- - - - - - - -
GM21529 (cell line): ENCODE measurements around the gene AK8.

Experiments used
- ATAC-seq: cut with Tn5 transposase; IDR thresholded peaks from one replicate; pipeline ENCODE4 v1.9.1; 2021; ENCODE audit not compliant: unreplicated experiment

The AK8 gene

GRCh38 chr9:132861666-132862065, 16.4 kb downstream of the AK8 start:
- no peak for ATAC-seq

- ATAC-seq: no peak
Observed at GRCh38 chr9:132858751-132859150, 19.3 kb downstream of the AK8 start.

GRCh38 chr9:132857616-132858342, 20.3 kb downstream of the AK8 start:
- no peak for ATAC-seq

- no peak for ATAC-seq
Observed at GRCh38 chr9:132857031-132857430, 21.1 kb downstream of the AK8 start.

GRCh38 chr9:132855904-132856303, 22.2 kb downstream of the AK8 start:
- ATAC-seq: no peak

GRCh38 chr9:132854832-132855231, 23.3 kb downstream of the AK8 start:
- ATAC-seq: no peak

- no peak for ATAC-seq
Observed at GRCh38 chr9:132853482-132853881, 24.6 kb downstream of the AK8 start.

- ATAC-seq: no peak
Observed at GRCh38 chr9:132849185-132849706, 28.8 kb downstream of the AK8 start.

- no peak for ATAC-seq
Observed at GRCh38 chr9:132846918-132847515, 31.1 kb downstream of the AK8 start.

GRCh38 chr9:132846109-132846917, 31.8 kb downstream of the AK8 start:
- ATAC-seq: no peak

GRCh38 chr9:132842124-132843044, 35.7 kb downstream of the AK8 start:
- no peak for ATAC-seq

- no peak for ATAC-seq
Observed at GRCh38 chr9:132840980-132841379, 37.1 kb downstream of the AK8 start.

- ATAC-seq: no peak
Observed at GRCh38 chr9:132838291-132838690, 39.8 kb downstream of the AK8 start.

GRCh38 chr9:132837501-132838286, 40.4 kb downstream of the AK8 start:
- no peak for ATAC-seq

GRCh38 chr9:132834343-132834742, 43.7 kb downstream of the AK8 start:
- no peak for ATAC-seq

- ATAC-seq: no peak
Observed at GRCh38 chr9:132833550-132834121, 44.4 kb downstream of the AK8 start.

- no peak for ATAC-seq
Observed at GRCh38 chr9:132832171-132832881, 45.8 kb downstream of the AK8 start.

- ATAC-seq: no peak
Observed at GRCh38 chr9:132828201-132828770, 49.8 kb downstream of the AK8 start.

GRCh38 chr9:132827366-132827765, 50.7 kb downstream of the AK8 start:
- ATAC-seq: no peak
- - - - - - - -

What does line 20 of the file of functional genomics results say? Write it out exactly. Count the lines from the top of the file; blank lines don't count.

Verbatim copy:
Observed at GRCh38 chr9:132849185-132849706, 28.8 kb downstream of the AK8 start.